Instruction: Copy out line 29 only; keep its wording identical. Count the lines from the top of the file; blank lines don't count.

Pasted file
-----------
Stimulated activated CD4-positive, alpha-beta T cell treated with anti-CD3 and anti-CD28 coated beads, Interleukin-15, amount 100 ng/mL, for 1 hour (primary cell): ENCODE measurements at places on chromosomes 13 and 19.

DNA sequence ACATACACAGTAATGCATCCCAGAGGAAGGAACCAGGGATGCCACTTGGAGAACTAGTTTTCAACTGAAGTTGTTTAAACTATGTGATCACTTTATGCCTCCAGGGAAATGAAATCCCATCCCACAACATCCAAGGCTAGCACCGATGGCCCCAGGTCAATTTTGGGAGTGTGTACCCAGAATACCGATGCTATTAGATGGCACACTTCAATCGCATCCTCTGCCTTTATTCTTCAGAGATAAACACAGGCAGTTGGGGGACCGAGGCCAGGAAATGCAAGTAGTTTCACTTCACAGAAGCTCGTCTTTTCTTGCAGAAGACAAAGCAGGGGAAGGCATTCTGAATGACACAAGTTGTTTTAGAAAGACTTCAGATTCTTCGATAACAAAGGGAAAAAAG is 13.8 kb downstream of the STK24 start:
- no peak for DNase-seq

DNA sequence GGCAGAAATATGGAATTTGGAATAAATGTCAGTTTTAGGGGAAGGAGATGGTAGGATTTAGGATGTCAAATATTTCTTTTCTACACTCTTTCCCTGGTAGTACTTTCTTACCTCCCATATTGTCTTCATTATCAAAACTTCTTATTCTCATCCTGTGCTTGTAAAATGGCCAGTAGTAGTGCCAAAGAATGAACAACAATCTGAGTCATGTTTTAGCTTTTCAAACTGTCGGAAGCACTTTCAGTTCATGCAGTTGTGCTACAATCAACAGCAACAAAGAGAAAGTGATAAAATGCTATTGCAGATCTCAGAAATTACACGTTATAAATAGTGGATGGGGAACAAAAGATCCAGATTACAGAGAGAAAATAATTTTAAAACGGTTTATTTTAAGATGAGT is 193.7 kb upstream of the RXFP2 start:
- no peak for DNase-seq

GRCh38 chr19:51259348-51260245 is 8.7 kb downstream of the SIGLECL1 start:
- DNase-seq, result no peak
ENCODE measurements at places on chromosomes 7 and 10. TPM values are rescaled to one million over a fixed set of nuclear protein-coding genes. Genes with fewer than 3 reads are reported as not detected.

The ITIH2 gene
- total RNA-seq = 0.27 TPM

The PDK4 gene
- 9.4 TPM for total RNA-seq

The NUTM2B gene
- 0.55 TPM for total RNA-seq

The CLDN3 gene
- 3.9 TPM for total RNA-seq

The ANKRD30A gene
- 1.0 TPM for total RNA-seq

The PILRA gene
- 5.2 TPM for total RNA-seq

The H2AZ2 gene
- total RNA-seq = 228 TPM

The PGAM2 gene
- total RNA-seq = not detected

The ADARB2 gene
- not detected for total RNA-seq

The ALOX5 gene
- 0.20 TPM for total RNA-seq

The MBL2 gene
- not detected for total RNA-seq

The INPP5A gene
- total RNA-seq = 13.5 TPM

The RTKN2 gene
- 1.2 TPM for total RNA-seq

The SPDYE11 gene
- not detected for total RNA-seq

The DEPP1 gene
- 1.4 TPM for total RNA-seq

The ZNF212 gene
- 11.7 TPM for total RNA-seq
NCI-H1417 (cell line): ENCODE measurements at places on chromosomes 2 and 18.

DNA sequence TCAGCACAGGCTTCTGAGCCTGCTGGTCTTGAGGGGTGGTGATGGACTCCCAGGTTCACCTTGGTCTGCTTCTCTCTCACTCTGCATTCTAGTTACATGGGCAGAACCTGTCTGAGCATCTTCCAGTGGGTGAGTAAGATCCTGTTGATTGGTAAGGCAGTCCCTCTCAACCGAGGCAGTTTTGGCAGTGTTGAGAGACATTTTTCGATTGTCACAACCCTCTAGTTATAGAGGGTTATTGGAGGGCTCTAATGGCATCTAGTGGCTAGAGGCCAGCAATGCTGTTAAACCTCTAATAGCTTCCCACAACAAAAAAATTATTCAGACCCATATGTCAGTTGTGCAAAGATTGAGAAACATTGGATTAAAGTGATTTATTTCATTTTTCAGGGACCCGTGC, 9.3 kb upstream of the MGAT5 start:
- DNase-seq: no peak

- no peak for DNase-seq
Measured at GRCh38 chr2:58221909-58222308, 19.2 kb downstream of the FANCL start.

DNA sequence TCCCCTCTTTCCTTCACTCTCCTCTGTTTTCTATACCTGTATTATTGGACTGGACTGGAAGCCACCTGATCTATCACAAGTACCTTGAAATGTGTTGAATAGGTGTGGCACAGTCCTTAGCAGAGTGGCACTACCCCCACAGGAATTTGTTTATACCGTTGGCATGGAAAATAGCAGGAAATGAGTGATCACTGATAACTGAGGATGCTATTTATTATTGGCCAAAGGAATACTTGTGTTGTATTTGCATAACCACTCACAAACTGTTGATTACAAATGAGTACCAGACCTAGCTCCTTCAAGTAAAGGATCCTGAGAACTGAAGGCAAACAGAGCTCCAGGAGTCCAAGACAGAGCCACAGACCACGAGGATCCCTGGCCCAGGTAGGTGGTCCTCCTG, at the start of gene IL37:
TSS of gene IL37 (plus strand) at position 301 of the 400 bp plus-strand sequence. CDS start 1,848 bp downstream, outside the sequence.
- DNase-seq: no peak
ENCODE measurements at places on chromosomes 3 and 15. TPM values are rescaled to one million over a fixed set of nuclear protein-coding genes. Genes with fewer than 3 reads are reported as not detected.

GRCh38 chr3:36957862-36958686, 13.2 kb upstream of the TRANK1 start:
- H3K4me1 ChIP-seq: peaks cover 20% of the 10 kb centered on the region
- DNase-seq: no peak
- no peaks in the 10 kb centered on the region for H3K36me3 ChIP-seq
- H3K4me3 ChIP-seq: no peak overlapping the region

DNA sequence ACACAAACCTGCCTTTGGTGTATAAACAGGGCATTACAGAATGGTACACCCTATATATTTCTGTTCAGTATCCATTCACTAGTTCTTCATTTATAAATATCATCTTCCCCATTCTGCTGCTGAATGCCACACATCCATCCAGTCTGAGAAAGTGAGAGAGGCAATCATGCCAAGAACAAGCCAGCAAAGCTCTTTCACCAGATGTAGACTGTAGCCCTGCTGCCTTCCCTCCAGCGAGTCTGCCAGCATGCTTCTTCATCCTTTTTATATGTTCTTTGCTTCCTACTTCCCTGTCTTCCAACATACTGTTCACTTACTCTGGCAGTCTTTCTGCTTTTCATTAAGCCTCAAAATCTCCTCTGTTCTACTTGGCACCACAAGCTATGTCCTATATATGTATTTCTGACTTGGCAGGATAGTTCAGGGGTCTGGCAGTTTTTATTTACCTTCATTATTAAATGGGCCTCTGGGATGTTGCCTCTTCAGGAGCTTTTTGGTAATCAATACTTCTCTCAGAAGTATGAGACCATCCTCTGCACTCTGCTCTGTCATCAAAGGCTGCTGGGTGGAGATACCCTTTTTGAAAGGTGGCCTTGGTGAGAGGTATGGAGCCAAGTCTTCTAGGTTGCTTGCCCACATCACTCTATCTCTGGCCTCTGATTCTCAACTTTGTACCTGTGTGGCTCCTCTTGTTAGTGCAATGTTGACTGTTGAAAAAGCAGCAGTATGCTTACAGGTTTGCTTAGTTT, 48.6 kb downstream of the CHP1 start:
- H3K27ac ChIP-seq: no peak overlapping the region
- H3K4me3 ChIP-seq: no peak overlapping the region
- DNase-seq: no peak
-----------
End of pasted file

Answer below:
The MBL2 gene